RCMP officer worried ‘frantic panic’ would result if photo of killer’s car released
Posted April 28, 2022 3:50 pm.
Last Updated April 28, 2022 4:02 pm.
HALIFAX — Nova Scotia RCMP were initially reluctant to release a photo of the replica police cruiser being driven by a gunman who killed 22 people in April 2020 out of fear it could spark a “frantic panic.”
The details are from an interview with an RCMP operations officer who responded to the shootings on April 18 and 19, conducted by the public inquiry investigating the mass shooting.
Staff Sgt. Steve Halliday told the inquiry’s investigators that during an 8 a.m. phone call with communications director Lia Scanlan on April 19, he expressed concerns about publicly releasing the photograph they had just received of the killer’s replica RCMP car.
Halliday told inquiry interviewers in November 2021 he was worried about how such a message would be worded, “in order not, you know, (to) put ourselves at … our people … in any more risk.”
According to the interview transcript, Halliday told Scanlan he wanted to avoid sending “the public into a frantic panic and overload our … OCC (Operational Communications Centre) operators.” These operators based out of Truro, N.S., handled 911 calls.
He went on to say that with so many police cars on the road responding to the rampage, he imagined that “everybody who sees a police car (will start) calling 911.” He said that was top of mind when “trying to frame” how this piece of information would be communicated.
In the end, the photograph of the suspect’s vehicle was not shared with the public until 10:17 a.m., about three hours after the photos were obtained by Halifax Regional Police from a relative of the killer’s spouse.
Halliday told the interviewers, “we knew we had to get it out,” in reference to the picture of the killer’s RCMP car. “But you know … none of us had ever had any experience with sending a message like that out to the public,” he added.
“It was very heavy.”
Before RCMP Const. Heidi Stevenson was killed by the gunman while racing to support another officer who had been shot, she asked about sharing a picture of the replica cruiser with the public.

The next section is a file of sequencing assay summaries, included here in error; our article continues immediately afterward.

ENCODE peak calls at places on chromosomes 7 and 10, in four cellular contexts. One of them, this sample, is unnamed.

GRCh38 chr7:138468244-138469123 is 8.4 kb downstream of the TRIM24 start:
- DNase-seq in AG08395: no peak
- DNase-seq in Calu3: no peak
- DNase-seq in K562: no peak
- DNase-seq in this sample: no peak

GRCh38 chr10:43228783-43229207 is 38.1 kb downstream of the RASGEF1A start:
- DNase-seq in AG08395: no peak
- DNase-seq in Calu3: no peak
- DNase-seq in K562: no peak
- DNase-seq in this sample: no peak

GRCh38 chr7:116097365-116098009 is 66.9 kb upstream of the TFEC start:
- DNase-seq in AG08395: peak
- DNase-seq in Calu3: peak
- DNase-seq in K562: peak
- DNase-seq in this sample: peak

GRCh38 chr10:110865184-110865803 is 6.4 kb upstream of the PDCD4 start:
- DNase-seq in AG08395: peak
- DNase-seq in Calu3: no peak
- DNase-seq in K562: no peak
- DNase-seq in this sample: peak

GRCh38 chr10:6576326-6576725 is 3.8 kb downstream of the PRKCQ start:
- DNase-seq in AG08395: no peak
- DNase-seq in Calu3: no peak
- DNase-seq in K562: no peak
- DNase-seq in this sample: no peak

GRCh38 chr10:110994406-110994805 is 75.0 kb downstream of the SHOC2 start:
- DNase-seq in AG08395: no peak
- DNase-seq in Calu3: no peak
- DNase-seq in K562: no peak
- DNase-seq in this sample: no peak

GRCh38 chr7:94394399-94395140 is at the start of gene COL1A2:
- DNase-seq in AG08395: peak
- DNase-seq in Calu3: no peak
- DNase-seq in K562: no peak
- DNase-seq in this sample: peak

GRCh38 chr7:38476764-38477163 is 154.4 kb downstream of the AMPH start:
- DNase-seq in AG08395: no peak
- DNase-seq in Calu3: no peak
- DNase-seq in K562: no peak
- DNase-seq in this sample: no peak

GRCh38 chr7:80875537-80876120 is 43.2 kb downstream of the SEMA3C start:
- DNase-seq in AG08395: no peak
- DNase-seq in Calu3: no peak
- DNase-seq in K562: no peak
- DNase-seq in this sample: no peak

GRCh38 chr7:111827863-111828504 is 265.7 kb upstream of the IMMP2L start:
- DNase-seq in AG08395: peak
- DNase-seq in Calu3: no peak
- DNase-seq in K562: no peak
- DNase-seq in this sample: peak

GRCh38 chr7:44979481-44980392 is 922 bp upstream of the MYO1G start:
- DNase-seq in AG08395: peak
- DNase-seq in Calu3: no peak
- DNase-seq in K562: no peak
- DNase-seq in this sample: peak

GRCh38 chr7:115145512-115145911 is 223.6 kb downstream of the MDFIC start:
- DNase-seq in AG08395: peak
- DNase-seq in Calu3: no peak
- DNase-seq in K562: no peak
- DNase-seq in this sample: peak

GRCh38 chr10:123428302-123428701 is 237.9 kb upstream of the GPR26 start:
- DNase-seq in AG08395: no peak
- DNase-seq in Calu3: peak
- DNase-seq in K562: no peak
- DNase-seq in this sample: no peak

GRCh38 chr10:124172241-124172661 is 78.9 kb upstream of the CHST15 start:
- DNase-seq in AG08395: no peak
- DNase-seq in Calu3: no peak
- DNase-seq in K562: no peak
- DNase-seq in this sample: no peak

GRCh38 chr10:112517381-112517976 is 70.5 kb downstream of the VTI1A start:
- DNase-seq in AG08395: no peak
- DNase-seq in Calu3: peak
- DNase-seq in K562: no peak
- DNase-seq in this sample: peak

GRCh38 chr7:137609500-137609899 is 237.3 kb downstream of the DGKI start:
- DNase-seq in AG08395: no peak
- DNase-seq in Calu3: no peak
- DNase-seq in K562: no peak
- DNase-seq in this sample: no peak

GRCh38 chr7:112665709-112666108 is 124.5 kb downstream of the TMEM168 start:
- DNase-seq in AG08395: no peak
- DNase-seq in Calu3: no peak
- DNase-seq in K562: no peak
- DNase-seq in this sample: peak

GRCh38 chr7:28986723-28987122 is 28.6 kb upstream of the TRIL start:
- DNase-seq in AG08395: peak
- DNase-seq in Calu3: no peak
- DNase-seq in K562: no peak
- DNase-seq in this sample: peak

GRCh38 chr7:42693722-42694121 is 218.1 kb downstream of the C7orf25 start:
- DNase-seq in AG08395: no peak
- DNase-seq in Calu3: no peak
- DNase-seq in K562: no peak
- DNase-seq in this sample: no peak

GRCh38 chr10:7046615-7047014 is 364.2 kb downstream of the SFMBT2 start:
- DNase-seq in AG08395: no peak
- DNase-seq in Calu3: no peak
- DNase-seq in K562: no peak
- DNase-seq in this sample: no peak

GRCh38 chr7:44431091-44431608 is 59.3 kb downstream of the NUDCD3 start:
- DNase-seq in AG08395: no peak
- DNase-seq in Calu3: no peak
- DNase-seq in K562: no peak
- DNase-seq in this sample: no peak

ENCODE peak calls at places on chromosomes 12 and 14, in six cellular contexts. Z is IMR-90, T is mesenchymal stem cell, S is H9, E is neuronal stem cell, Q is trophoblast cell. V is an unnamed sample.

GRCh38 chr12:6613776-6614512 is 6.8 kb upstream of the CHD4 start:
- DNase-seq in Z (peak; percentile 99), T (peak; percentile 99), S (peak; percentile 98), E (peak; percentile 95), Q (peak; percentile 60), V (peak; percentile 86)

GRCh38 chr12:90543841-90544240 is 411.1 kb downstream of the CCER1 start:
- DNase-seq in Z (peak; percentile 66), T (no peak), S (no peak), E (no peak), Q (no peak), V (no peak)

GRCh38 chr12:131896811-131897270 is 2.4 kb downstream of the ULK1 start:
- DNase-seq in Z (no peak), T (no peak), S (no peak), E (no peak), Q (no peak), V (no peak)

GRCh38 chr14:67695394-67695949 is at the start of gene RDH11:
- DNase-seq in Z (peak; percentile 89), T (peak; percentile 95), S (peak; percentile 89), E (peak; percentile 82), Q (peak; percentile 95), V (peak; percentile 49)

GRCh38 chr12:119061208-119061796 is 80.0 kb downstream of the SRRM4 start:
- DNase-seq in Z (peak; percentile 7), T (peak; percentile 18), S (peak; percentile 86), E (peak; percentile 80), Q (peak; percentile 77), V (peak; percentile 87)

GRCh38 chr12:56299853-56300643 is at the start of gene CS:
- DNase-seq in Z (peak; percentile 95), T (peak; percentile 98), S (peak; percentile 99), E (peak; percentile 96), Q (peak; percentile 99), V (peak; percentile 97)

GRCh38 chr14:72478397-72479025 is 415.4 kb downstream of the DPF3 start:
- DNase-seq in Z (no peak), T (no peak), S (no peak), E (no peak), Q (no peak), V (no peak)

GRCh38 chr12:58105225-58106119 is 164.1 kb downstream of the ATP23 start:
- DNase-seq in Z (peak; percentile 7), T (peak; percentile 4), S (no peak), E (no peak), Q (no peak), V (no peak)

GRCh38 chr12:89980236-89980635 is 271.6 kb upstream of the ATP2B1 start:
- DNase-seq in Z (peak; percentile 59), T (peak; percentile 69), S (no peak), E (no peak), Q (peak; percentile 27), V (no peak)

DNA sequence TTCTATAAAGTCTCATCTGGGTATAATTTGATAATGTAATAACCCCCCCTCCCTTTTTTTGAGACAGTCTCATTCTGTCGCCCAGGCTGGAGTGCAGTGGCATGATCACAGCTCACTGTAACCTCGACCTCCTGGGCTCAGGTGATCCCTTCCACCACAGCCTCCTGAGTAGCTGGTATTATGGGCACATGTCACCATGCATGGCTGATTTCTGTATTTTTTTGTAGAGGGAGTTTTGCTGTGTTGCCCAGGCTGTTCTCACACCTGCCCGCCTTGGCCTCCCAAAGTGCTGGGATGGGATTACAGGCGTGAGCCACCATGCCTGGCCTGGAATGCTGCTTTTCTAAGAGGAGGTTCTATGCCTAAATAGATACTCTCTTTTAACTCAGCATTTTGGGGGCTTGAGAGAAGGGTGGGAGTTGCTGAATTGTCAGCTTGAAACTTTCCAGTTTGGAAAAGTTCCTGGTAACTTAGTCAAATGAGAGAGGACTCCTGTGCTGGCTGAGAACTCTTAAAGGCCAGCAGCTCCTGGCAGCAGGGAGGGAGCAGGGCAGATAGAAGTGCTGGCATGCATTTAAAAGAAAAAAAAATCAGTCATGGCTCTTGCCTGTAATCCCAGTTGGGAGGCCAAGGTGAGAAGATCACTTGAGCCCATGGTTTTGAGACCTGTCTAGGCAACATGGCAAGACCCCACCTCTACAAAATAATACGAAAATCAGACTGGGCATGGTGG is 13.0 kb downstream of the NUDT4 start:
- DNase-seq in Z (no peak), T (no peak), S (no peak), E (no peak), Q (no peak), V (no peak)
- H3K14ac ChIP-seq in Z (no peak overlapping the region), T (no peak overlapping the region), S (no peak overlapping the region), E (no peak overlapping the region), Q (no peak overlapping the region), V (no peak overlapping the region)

At 8:44 a.m., Stevenson is recorded asking supervisors if they had considered distributing a media release about the killer’s fully marked Ford Taurus. She was killed by the gunman, Gabriel Wortman, in a firefight at 10:49 a.m. after their vehicles collided.
Colchester County RCMP District Commander Al Carroll emailed Staff Sgt. Bruce Briers, the risk manager at the Operational Communications Centre, about Stevenson’s suggestion of a media release at 9:08 a.m., saying that a public statement about the police car would not happen. “Thought was given to release about vehicle, but decision made not to,” Carroll wrote.
Briers replied seven minutes later: “Very good, kind of figured they may not want to release.”
It’s unclear who Brier means by “they” in his email. In the interview with the inquiry, Halliday said he was not aware of this conversation between Carroll and Briers.
“That’s the first I’ve heard anything like that, and I’m shocked to hear that. I don’t think that that’s accurate, frankly,” Halliday said.
It’s not clear from police call records whether the Operational Communications Centre in Truro was inundated with calls following the eventual release of the photo on social media at 10:17 a.m. But inquiry documents detail two sightings of the shooter reported to police minutes after the picture of the fake police car was shared.
At approximately 10:39 a.m., a police officer hears from his wife that her friend saw what looked to be an RCMP car drive past her home, driving south on Highway 2 in Brookfield. According to the document, she later told police she thought it might be the perpetrator based on “the pictures that (she)’d seen on the internet.”
Minutes later, the constable got confirmation that no RCMP member was driving a marked car in the area.
Then, at 10:42 a.m., another woman reached the RCMP to report a marked police vehicle heading toward Stewiacke from the Brookfield intersection with the marker “B11” on it, the last part of the code the killer had used to mark his car.“She had seen the RCMP’s Facebook post about the vehicle,” reads the document.
This report by The Canadian Press was first published April 28, 2022.
This story was produced with the financial assistance of the Meta and Canadian Press News Fellowship.
Lyndsay Armstrong, The Canadian Press